A practical foreign exchange and currency guide on sending money and travel to San Marino
What's in this San Marino currency guide?
The Most Serene Republic of San Marino is a must-see destination for lovers of history—and for those who love picturesque panoramas. A sole survivor of Italy’s once powerful city-state network, this landlocked micronation clung on long after the more powerful kingdoms of Genoa and Venice folded. And still it clings, secure in its status as the world’s oldest surviving sovereign state and its oldest republic (since AD 301). San Marino also enjoys one of the planet’s highest GDP per capita.
San Marino is a mountainous microstate surrounded by north-central Italy. Among the world’s oldest republics, it retains much of its historic architecture. On the slopes of Monte Titano sits the capital, also called San Marino, known for its medieval walled old town and narrow cobblestone streets. The Three Towers, castlelike citadels dating to the 11th century, sit atop Titano’s neighboring peaks.
San Marino uses the euro and has a well-developed banking network. You should have no problem finding an ATM – which might also be marked up with the word Bankomat – in the cities in this tiny country. However, if you’re headed off the beaten track, then carry cash. ATMs can be found in bank branches, in shopping centres and near supermarkets. Find the most convenient location for you, using one of the following ATM locators from national and regional banks.
Whether as a day trip or weekend getaway, San Marino is easily reached from central Italian cities like Rimini (30 mins), Bologna (1.5 hours) and Florence (2.5 hours) by bus or rental car. Hopping over from Italy to San Marino is quite easy: There is no border control, so you don’t need your passport to enter… but you can ask for a stamp in the tourist department as a souvenir! The local currency is the Euro and the official language is Italian, although most shops and restaurants speak English.
Bonelli Bus and Benedettini operate 12 buses daily to/from Rimini (one-way €5, 50 minutes), arriving at Piazzale Calcigni. The SS72 leads up from Rimini. Leave your car at one of Città di San Marino’s numerous car parks and walk up to the centro storico. Alternatively, park at car park 11 and take the funivia. In the opposite direction, the funavia leaves from next to the tourist office.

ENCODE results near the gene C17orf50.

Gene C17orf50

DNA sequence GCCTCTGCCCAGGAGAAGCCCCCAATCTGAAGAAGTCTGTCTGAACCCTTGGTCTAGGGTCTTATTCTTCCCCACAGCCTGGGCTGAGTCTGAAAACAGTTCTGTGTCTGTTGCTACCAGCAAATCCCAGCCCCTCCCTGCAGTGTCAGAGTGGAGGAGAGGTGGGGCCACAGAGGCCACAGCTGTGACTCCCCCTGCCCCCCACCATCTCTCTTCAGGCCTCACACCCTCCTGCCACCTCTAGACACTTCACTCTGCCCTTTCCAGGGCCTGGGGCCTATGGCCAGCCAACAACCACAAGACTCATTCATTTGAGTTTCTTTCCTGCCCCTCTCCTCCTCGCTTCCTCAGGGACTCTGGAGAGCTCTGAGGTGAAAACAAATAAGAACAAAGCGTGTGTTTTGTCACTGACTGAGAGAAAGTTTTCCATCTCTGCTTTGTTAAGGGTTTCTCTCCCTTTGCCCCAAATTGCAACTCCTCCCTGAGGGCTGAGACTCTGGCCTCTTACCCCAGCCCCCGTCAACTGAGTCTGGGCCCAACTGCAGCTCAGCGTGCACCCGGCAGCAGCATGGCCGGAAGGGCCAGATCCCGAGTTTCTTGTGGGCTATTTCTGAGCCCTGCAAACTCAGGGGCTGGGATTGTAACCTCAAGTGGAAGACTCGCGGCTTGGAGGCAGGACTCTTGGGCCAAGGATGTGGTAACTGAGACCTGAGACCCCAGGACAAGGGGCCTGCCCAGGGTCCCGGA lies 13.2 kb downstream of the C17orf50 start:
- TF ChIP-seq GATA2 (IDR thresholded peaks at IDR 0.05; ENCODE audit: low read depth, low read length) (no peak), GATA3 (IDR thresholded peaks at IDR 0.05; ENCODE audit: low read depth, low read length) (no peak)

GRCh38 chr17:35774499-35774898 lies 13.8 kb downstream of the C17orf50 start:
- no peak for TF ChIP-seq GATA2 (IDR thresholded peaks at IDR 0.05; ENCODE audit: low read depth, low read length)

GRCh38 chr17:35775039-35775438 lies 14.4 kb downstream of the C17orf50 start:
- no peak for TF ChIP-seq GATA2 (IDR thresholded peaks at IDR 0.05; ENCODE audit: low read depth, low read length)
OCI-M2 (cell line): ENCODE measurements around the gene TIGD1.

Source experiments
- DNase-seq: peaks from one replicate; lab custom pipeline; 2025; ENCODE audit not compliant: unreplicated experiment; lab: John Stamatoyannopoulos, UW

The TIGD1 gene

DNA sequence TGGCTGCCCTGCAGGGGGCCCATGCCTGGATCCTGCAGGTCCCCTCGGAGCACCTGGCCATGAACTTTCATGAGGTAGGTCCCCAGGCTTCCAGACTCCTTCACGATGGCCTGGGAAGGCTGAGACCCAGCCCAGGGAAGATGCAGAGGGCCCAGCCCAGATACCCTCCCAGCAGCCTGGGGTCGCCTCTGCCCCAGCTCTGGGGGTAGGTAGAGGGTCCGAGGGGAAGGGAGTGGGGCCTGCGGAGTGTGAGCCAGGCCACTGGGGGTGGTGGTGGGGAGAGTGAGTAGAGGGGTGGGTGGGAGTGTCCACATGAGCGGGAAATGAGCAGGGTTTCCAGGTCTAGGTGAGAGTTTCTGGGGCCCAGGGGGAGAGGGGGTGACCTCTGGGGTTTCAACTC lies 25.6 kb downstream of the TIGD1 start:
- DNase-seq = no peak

There’s no internal rail system and local bus services are limited. It is worth noting, if you’re staying in a Sammarinese hotel, you are entitled to a discount on local bus fares (though not on the crossborder service to Rimini, Italy). Cars are banned in the historic centre of the capital.
Città di San Marino’s highlights are its spectacular views, its Unesco-listed streets, and a stash of rather bizarre museums dedicated to vampires, torture, wax dummies and strange facts (pick up a list in the tourist office). Ever popular in summertime is the hourly changing of the guard in Piazza della Libertà. A Multimuseo card (€10) is a good bargain for entrance to all of the state museums.
San Marino has a Mediterranean climate with warm summers moderated by sea breezes. However, in summer the streets are clogged with visitors, especially on the weekends. In winter, the republic’s high altitude (it is built on the Apennine range) ensures it sees a sprinkling of snow. Visit on 9 September and you will be treated to a crossbow tournament held to celebrate the anniversary of the republic’s foundation. The Mille Miglia classic car rally from Brescia to Rome usually goes through San Marino in mid-May.
The below comparison table makes it easy to find the best exchange rates and lowest fees when you want to make a Transfer or Spend Euro.
The euro (ISO: EUR) is involved in slightly more than 30% of all foreign exchange deals, and as such, is the world’s second most traded currency, behind the US dollar.
The euro is the currency of the eurozone (officially called the ‘euro area’), which consists of 19 of the 28 member states of the European Union, and is used by almost 350 million Europeans. It was introduced in January 1999.
Of all the thousands of exchange rates that exist in the world, the euro-to-US dollar exchange rate is the most actively traded, or most ‘liquid’.
Since its introduction, the euro’s lowest value against the dollar came in October 2000 when EUR/USD hit lows of 0.8231. The currency was strongest in July 2008, shortly before the worst stage of the 2007-2009 financial crisis, when EUR/USD reached 1.6038.
There are currently more than twenty nations and territories which peg their currencies to the euro, the largest of which is Denmark.
In September, Olaf Scholz’s Social Democrat Party narrowly won the German election. The longer negotiations and political uncertainty drag on, the greater downward pressure will be felt by the euro.
In addition should risk sentiment remain fragile, there could be continued demand for USD as a safe haven. Therefore, USD/EUR could gain higher.USD-EUR Outlook
19 Nov 2021
04 Sep 2021
03 Dec 2020
04 Dec 2016
06 Dec 2011
08 Dec 2001